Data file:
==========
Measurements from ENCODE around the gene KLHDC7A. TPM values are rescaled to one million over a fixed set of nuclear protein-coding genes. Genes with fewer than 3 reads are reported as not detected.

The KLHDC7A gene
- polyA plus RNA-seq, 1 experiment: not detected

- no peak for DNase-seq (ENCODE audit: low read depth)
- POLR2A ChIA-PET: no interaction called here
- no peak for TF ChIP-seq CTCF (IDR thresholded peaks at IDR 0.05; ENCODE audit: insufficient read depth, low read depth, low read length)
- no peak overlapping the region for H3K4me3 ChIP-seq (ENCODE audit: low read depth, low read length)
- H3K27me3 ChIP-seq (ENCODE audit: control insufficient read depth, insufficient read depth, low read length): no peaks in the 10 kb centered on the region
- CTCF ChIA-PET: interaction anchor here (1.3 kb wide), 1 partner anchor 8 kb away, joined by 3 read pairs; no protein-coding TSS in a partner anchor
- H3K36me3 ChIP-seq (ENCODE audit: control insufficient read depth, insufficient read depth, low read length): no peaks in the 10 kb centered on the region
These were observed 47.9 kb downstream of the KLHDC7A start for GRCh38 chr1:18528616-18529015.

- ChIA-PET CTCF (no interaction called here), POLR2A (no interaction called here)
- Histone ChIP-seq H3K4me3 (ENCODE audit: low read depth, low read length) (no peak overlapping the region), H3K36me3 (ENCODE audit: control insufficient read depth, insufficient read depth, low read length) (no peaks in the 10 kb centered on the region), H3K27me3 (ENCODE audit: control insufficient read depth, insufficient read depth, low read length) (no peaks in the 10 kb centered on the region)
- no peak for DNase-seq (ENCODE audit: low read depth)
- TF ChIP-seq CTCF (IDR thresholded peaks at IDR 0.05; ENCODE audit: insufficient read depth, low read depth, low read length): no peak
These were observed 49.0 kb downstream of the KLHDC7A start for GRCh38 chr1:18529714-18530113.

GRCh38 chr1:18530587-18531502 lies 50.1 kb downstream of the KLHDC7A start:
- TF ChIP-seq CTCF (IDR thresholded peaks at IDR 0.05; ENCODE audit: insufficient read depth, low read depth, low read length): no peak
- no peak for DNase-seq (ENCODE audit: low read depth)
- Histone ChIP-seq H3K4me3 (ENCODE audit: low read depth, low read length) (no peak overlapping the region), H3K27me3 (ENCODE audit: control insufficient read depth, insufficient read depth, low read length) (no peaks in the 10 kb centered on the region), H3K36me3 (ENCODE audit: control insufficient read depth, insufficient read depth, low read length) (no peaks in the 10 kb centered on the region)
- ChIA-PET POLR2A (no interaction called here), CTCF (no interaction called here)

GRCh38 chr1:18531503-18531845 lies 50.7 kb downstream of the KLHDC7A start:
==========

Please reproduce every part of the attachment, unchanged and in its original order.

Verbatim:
Measurements from ENCODE around the gene KLHDC7A. TPM values are rescaled to one million over a fixed set of nuclear protein-coding genes. Genes with fewer than 3 reads are reported as not detected.

The KLHDC7A gene
- polyA plus RNA-seq, 1 experiment: not detected

- no peak for DNase-seq (ENCODE audit: low read depth)
- POLR2A ChIA-PET: no interaction called here
- no peak for TF ChIP-seq CTCF (IDR thresholded peaks at IDR 0.05; ENCODE audit: insufficient read depth, low read depth, low read length)
- no peak overlapping the region for H3K4me3 ChIP-seq (ENCODE audit: low read depth, low read length)
- H3K27me3 ChIP-seq (ENCODE audit: control insufficient read depth, insufficient read depth, low read length): no peaks in the 10 kb centered on the region
- CTCF ChIA-PET: interaction anchor here (1.3 kb wide), 1 partner anchor 8 kb away, joined by 3 read pairs; no protein-coding TSS in a partner anchor
- H3K36me3 ChIP-seq (ENCODE audit: control insufficient read depth, insufficient read depth, low read length): no peaks in the 10 kb centered on the region
These were observed 47.9 kb downstream of the KLHDC7A start for GRCh38 chr1:18528616-18529015.

- ChIA-PET CTCF (no interaction called here), POLR2A (no interaction called here)
- Histone ChIP-seq H3K4me3 (ENCODE audit: low read depth, low read length) (no peak overlapping the region), H3K36me3 (ENCODE audit: control insufficient read depth, insufficient read depth, low read length) (no peaks in the 10 kb centered on the region), H3K27me3 (ENCODE audit: control insufficient read depth, insufficient read depth, low read length) (no peaks in the 10 kb centered on the region)
- no peak for DNase-seq (ENCODE audit: low read depth)
- TF ChIP-seq CTCF (IDR thresholded peaks at IDR 0.05; ENCODE audit: insufficient read depth, low read depth, low read length): no peak
These were observed 49.0 kb downstream of the KLHDC7A start for GRCh38 chr1:18529714-18530113.

GRCh38 chr1:18530587-18531502 lies 50.1 kb downstream of the KLHDC7A start:
- TF ChIP-seq CTCF (IDR thresholded peaks at IDR 0.05; ENCODE audit: insufficient read depth, low read depth, low read length): no peak
- no peak for DNase-seq (ENCODE audit: low read depth)
- Histone ChIP-seq H3K4me3 (ENCODE audit: low read depth, low read length) (no peak overlapping the region), H3K27me3 (ENCODE audit: control insufficient read depth, insufficient read depth, low read length) (no peaks in the 10 kb centered on the region), H3K36me3 (ENCODE audit: control insufficient read depth, insufficient read depth, low read length) (no peaks in the 10 kb centered on the region)
- ChIA-PET POLR2A (no interaction called here), CTCF (no interaction called here)

GRCh38 chr1:18531503-18531845 lies 50.7 kb downstream of the KLHDC7A start: